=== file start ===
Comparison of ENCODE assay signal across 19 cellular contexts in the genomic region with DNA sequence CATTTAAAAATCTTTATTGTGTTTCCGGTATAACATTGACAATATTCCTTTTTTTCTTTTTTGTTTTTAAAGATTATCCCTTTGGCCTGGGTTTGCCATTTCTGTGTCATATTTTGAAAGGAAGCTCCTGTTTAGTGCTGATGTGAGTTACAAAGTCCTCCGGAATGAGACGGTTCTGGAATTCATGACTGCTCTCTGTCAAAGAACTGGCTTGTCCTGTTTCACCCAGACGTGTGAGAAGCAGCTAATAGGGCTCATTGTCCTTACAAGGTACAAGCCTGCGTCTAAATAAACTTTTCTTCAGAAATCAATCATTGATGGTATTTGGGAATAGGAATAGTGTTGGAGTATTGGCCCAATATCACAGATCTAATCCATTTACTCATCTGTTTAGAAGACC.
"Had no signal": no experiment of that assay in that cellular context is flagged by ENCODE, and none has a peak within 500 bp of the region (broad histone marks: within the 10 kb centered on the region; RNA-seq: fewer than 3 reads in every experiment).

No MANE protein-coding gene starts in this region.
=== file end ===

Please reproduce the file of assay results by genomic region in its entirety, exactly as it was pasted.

Comparison of ENCODE assay signal across 19 cellular contexts in the genomic region with DNA sequence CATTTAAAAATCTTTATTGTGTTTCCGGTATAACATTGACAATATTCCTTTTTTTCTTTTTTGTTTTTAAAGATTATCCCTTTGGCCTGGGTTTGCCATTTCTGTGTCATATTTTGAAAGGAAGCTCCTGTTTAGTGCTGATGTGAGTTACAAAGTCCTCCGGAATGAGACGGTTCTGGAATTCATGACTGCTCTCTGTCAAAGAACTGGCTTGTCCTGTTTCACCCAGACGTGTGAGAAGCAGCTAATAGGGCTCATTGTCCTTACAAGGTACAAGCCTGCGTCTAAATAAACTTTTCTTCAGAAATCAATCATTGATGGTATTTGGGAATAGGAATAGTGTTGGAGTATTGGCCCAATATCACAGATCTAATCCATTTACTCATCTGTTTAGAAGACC.
"Had no signal": no experiment of that assay in that cellular context is flagged by ENCODE, and none has a peak within 500 bp of the region (broad histone marks: within the 10 kb centered on the region; RNA-seq: fewer than 3 reads in every experiment).

No MANE protein-coding gene starts in this region.